The open-loop cooling system utilizes evaporative cooling by pumping the shell cooling water through a cooling tower (Fig. 8). It is very economical to operate because a great deal of heat is removed via the latent heat of vaporization of the cooling water, and no refrigeration system is required. This type of system is susceptible to buildup of impurities left behind by the water as it evaporates, but this can be controlled through properly timed draining and refill of the water. Since it is open to the shop environment, the cooling water can be contaminated by dirt or dust in the factory.
Figure 8 | Cooling tower (a) External loop and (b) Internal loop
In closed-loop cooling systems, the cooling water is not exposed to the factory air. It is passed through a heat exchanger fitted with a fan to remove the heat. This system minimizes contamination of the cooling water since it is a closed design. It does not, however, take advantage of the latent heat transfer available through evaporation, and therefore has less cooling capacity than the open loop arrangement or the combination open/closed design.
The combination open/closed water cooling design (Fig. 9) combines an open cooling tower loop with a closed loop for the furnace. The cooling tower water on the open side is pumped through a heat exchanger. The other side of the exchanger carries the furnace cooling water in a closed circuit, and the two are thereby kept separate. Since the cooling tower takes advantage of evaporative cooling, large cooling capacity is possible. Because the closed furnace loop is not mixed with the open cooling tower water, the furnace water loop maintains a high level of purity and avoids corrosion of the furnace inner and outer walls, scaling, and accumulation of impurities. As it combines the advantages of both closed loop and open loop systems, the combination open/closed design is a very popular design.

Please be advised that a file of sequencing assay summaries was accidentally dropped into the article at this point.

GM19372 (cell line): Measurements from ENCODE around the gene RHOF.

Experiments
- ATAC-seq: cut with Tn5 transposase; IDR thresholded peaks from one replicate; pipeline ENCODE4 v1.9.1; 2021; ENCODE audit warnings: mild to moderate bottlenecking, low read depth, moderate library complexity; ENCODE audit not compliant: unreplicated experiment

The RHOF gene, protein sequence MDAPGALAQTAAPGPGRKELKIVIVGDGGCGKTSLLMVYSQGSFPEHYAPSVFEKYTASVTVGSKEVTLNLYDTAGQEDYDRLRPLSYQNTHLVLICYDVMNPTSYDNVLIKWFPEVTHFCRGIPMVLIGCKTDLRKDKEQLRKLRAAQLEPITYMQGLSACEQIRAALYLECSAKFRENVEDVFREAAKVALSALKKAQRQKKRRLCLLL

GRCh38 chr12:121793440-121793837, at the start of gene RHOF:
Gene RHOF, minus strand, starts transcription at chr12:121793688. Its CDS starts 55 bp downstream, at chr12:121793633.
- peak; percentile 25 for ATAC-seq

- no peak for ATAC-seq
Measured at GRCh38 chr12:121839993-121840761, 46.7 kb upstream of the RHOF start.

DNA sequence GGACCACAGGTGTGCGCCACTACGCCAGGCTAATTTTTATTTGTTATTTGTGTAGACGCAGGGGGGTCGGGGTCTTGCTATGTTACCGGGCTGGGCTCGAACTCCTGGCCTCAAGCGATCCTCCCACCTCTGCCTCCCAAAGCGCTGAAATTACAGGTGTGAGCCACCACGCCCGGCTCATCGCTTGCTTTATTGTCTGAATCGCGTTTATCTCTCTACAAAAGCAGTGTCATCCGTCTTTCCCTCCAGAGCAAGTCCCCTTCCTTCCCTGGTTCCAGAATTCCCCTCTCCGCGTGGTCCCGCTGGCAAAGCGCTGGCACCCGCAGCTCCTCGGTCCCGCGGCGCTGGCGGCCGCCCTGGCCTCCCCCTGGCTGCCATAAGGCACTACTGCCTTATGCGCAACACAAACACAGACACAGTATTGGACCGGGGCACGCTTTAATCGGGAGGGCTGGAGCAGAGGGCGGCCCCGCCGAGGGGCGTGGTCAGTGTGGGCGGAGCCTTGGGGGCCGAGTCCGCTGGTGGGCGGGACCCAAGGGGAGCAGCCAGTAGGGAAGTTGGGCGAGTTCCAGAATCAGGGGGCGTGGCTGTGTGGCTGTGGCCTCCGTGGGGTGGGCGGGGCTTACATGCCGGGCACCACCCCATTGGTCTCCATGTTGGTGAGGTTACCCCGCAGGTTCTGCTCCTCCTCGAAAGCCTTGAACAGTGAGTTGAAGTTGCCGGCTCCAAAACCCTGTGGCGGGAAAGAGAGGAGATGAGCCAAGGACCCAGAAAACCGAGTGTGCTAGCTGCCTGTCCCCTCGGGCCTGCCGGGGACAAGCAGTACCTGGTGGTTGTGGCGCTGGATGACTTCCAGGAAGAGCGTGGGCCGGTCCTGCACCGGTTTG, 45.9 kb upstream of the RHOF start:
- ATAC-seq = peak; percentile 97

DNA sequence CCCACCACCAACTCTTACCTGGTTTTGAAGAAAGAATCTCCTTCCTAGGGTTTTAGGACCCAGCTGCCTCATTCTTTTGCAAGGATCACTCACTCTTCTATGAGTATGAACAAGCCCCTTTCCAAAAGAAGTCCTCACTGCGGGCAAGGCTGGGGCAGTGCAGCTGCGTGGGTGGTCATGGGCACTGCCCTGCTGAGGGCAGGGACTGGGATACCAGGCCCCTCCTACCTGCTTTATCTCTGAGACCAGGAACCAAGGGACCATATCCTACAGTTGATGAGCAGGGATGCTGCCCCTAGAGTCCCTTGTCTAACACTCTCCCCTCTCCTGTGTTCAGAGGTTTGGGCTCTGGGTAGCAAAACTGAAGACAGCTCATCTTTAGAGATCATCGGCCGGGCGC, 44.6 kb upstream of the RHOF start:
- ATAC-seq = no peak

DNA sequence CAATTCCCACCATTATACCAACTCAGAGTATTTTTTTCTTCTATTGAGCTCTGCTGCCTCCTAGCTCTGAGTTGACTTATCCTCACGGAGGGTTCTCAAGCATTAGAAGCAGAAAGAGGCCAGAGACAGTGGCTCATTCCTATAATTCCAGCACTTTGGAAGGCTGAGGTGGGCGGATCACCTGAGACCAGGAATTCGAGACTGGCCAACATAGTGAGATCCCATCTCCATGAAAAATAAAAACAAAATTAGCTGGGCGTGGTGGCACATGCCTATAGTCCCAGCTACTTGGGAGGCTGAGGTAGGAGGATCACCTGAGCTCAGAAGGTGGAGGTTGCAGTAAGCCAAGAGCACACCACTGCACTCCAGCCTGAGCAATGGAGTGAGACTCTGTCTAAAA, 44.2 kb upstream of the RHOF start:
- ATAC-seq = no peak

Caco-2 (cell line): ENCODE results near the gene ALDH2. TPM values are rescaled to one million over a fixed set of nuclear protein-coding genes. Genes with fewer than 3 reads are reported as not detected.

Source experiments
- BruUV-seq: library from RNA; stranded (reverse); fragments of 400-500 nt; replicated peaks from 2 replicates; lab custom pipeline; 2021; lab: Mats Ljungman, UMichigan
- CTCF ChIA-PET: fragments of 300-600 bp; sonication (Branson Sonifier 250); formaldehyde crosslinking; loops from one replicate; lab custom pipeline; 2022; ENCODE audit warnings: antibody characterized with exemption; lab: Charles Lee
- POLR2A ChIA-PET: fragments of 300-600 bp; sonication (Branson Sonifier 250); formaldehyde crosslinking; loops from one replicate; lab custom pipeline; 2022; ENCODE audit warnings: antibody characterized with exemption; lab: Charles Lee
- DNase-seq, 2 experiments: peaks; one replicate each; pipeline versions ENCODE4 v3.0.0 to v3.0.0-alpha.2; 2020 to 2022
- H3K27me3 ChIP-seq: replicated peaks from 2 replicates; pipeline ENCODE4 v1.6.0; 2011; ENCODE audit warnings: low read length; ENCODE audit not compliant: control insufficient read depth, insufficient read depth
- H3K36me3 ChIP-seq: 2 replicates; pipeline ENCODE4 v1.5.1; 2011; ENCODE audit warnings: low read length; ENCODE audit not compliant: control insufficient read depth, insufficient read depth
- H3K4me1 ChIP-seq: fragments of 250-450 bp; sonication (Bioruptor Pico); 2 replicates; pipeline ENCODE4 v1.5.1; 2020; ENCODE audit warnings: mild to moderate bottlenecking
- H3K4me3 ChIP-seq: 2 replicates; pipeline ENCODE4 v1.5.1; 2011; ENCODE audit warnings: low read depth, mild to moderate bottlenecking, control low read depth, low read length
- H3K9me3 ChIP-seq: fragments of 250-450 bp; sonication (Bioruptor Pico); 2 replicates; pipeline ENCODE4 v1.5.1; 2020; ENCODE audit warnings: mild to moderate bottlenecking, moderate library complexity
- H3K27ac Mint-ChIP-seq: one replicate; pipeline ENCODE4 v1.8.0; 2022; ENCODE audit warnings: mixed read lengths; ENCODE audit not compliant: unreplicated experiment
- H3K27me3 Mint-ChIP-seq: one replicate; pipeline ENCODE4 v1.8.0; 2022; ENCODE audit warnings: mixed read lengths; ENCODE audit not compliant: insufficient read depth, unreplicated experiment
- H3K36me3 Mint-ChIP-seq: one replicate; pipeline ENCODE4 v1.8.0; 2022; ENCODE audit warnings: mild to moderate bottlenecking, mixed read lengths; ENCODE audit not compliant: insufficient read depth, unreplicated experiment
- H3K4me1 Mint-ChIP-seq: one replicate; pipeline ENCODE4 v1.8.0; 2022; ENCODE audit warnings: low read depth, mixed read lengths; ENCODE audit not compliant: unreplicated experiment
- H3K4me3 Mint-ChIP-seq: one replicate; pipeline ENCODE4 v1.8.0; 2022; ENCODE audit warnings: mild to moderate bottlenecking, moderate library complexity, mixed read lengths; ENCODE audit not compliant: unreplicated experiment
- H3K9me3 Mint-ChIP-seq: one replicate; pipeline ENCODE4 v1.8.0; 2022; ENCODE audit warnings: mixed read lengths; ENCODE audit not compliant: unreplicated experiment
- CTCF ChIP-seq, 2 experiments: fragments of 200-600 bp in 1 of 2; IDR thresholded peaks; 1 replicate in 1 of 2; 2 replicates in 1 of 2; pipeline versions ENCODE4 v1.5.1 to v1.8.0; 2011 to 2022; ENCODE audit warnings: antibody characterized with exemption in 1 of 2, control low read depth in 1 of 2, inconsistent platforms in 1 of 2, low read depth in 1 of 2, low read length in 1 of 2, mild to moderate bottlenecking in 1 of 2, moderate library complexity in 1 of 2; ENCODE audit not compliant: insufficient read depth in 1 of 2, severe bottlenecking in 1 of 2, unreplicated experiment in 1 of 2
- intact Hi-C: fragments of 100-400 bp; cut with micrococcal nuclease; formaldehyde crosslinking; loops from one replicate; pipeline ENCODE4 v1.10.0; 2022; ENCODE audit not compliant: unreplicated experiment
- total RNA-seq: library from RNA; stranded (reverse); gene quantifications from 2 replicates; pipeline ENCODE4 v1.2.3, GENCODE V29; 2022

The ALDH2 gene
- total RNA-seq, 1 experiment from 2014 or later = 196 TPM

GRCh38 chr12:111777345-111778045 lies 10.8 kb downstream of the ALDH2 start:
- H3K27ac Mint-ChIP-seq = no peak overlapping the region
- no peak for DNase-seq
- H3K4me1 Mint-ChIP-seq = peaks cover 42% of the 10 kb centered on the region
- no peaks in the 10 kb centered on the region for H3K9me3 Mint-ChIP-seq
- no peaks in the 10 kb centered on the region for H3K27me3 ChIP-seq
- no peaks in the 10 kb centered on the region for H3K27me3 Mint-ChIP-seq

It is important the furnace wall cooling fluid (treated water or an ethylene glycol mixture) be kept above the factory temperature in order to avoid condensation on the furnace exterior or interior walls. At the same time, the circulating coolant must provide sufficient cooling.
A typical design requires the cooling water entering the furnace cooling jacket to be less than 32°C (90°F), with a maximum pressure of 276 kPa (40 PSI). In order to prolong the life of the cooling system and minimize buildup of scale and other contaminants, it is best to use treated water, or tap water. A typical cooling water specification includes a maximum calcium carbonate (CaCO3) content (i.e., hardness value) of 100 ppm, no more than 200 ppm of total dissolved solids, conductivity of 300 microohms per cm, pH between 7.0 and 8.0, and 10 ppm maximum suspended solids.
Cold wall vacuum furnaces have become the de-facto standard within the industry and have proven themselves highly reliable given what is generally considered routine maintenance. Vacuum designs offer the industry the opportunity to run higher temperatures and to shorten cycle times while maintaining process repeatability and flexibility. These are a major reason why vacuum processing offers the highest quality level in the heat treat industry.
1. Herring, Daniel H., Vacuum Heat Treatment, Volume I, BNP Media, 2012.
2. Herring, Daniel H., Vacuum Heat Treatment, Volume II, BNP Media, 2016.